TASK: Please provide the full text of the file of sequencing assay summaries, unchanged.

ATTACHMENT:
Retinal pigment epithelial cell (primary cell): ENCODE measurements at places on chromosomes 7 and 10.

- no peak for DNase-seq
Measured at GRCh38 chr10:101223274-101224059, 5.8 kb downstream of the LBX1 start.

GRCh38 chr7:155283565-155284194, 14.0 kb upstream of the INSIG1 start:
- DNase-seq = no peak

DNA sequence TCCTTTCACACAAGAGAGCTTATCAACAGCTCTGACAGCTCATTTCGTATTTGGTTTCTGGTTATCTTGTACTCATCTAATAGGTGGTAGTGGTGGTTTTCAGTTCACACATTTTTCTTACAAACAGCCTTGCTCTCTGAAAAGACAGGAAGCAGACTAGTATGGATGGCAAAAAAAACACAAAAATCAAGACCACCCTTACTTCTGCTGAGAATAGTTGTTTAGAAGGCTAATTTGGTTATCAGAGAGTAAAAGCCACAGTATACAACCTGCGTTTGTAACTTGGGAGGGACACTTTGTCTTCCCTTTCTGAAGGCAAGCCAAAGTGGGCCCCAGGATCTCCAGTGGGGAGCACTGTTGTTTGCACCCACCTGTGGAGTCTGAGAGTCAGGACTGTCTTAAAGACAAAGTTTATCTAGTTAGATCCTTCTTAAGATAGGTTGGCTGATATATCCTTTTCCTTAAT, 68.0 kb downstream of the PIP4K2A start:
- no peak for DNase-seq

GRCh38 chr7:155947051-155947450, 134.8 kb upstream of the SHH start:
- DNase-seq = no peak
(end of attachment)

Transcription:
Retinal pigment epithelial cell (primary cell): ENCODE measurements at places on chromosomes 7 and 10.

- no peak for DNase-seq
Measured at GRCh38 chr10:101223274-101224059, 5.8 kb downstream of the LBX1 start.

GRCh38 chr7:155283565-155284194, 14.0 kb upstream of the INSIG1 start:
- DNase-seq = no peak

DNA sequence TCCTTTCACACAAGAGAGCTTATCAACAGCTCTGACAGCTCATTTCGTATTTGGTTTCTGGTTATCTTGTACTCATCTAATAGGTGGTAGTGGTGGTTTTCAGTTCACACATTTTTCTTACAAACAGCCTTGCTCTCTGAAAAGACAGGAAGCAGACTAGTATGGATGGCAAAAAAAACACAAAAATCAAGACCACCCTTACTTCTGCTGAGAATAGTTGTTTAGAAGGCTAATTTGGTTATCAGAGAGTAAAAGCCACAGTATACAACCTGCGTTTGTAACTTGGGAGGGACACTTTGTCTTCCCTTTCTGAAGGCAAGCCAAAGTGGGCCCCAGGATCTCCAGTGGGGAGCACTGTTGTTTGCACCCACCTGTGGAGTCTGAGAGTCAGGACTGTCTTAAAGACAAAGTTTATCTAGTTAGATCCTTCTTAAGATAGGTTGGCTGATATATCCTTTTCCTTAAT, 68.0 kb downstream of the PIP4K2A start:
- no peak for DNase-seq

GRCh38 chr7:155947051-155947450, 134.8 kb upstream of the SHH start:
- DNase-seq = no peak